ExHET '24: Proceedings of the 3rd International Workshop on Extreme Heterogeneity Solutions

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SESSION: Publications

GPU-Initiated Resource Allocation for Irregular Workloads

GPU kernels may suffer from resource underutilization in multi-GPU systems due to insufficient workload to saturate devices when incorporated within an irregular application. To better utilize the resources in multi-GPU systems, we propose a GPU-sided resource allocation method that can increase or decrease the number of GPUs in use as the workload changes over time. Our method employs GPU-to-CPU callbacks to allow GPU device(s) to request additional devices while the kernel execution is in flight. We implemented and tested multiple callback methods required for GPU-initiated workload offloading to other devices and measured their overheads on Nvidia and AMD platforms. To showcase the usage of callbacks in irregular applications, we implemented Breadth-First Search (BFS) that uses device-initiated workload offloading. Apart from allowing dynamic device allocation in persistently running kernels, it reduces time to solution on average by 15.7% at the cost of callback overheads with a minimum of 6.50 microseconds on AMD and 4.83 microseconds on Nvidia, depending on the chosen callback mechanism. Moreover, the proposed model can reduce the total device usage by up to 35%, which is associated with higher energy efficiency.

Enhancing Intra-Node GPU-to-GPU Performance in MPI+UCX through Multi-Path Communication

Efficient communication among GPUs is crucial for achieving high performance in modern GPU-accelerated applications. This paper introduces a multi-path communication framework within the MPI+UCX library to enhance P2P communication performance between intra-node GPUs, by concurrently leveraging multiple paths, including available NVLinks and PCIe through the host. Through extensive experiments, we demonstrate significant performance gains achieved by our approach, surpassing baseline P2P communication methods. More specifically, in a 4-GPU node, multi-path P2P improves UCX Put bandwidth by up to 2.85x when utilizing the host path and 2 other GPU paths. Furthermore, we demonstrate the effectiveness of our approach in accelerating the Jacobi iterative solver, achieving up to 1.27x runtime speedup.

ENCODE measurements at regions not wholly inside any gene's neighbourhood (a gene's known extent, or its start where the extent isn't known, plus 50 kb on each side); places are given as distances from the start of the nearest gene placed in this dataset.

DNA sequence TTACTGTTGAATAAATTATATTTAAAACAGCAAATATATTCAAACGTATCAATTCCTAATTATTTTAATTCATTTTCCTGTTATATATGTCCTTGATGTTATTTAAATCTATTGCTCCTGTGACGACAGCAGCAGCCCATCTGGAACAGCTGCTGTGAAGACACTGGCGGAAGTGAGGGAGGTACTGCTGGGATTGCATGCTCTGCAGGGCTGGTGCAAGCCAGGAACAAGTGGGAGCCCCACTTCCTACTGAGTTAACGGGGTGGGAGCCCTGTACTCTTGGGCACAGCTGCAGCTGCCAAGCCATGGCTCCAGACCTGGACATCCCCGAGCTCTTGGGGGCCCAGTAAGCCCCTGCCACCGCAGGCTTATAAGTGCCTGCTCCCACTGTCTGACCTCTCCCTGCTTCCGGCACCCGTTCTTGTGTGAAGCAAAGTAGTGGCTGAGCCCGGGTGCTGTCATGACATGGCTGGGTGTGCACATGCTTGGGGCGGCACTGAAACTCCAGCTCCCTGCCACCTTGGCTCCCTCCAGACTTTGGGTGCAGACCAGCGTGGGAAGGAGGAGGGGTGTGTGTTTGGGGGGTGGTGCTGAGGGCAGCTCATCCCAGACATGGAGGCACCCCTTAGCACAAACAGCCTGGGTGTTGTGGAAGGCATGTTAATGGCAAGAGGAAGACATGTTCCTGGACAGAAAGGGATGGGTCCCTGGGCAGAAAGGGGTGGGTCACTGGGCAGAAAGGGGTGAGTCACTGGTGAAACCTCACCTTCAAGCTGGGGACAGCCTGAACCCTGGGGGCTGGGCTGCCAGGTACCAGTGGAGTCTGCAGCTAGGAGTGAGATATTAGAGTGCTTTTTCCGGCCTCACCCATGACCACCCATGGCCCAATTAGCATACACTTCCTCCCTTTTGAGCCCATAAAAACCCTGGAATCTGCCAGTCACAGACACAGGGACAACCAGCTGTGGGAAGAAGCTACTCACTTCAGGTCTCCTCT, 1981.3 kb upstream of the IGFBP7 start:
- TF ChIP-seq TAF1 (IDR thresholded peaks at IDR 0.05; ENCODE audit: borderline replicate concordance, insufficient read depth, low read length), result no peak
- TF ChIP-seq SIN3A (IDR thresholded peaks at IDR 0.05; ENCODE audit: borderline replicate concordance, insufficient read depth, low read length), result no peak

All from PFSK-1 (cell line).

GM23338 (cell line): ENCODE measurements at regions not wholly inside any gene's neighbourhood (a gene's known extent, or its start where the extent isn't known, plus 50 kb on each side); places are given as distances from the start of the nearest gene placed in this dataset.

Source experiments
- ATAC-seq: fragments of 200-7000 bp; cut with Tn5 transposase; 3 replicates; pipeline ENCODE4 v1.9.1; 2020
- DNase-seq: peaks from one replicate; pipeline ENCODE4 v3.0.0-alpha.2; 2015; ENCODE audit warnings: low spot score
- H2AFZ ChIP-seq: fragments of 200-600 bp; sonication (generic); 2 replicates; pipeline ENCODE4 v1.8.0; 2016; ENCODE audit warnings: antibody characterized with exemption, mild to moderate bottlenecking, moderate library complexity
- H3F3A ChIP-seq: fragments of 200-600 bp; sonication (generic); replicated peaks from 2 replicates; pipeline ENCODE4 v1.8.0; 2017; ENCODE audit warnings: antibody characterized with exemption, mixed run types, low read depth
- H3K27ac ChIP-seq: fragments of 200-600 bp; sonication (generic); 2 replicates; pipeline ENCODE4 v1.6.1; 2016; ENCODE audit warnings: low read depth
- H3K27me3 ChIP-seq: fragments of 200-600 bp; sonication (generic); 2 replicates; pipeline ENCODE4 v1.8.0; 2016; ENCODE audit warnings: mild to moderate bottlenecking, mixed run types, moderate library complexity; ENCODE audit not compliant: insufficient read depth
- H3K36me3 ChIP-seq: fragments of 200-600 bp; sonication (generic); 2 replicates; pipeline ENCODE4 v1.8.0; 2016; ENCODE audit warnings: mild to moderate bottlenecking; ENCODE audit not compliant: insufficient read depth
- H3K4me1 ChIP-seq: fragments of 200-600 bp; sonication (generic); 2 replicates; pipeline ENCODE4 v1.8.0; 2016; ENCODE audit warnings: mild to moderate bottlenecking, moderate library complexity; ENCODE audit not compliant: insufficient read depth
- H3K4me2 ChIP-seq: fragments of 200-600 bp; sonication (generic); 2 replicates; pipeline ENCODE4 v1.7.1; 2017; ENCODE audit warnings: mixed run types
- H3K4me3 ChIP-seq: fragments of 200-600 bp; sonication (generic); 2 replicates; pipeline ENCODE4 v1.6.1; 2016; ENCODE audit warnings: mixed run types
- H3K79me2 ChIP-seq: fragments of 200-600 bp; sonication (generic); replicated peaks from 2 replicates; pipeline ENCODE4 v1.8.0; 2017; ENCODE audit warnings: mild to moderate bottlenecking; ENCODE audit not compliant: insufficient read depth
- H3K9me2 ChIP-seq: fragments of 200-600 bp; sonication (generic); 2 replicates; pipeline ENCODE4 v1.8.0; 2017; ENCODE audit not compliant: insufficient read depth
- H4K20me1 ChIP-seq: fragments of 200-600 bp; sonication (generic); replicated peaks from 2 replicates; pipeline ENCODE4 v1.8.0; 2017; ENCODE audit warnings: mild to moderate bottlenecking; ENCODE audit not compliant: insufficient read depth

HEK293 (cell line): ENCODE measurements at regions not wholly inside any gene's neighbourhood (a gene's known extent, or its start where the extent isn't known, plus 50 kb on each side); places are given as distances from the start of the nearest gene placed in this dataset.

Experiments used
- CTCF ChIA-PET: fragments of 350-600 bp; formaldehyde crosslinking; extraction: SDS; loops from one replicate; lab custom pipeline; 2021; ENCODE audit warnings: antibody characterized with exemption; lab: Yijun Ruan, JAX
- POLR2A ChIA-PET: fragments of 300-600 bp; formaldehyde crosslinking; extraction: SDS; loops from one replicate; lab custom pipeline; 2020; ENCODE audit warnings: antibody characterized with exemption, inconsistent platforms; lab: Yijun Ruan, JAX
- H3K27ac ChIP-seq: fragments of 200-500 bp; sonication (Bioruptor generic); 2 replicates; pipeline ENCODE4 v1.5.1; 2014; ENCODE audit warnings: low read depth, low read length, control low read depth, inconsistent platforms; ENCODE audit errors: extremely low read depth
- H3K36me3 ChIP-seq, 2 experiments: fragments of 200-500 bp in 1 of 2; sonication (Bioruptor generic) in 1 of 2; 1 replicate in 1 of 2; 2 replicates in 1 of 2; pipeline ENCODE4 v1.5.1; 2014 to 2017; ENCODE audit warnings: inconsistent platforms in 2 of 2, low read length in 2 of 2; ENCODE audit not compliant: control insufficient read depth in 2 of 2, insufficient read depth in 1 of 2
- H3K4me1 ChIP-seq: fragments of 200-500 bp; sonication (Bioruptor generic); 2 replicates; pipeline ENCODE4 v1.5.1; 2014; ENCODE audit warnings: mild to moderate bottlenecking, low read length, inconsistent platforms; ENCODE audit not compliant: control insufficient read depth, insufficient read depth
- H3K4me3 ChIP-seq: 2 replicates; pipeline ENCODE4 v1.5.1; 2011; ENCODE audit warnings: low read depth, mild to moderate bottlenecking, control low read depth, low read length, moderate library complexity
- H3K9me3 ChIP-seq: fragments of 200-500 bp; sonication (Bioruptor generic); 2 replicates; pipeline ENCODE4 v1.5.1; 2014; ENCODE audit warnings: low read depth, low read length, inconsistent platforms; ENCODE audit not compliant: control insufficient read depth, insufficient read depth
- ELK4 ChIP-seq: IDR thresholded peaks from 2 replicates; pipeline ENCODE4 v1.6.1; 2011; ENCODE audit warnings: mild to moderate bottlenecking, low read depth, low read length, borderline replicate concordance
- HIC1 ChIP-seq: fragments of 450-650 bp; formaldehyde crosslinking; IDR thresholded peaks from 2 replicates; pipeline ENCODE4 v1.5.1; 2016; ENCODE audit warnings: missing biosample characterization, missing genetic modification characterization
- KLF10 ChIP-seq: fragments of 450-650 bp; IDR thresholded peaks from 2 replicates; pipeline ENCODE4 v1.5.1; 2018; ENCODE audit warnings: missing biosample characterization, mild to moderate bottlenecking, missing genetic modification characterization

Preparing for Future Heterogeneous Systems Using Migrating Threads

Heterogeneity in computing systems is clearly increasing, especially as “accelerators” burrow deeper and deeper into different parts of an architecture. What is new, however, is a rapid change in not only the number of such heterogeneous processors, but in their connectivity to other structures, such as cores with different ISAs or smart memory interfaces. Technologies such as chiplets are accelerating this trend. This paper is focused on the problem of how to architect efficient systems that combine multiple heterogeneous concurrent threads, especially when the underlying heterogeneous cores are separated by networks or have no shared-memory access paths. The goal is to eliminate today’s need to invoke significant software stacks to cross any of these boundaries. A suggestion is made of using migrating threads as the glue. Two experiments are described: using a heterogeneous platform where all threads share the same memory to solve a rich ML problem, and a fast PageRank approximation that mirrors the kind of computation for which thread migration may be useful. Architectural “lessons learned” are developed that should help guide future development of such systems.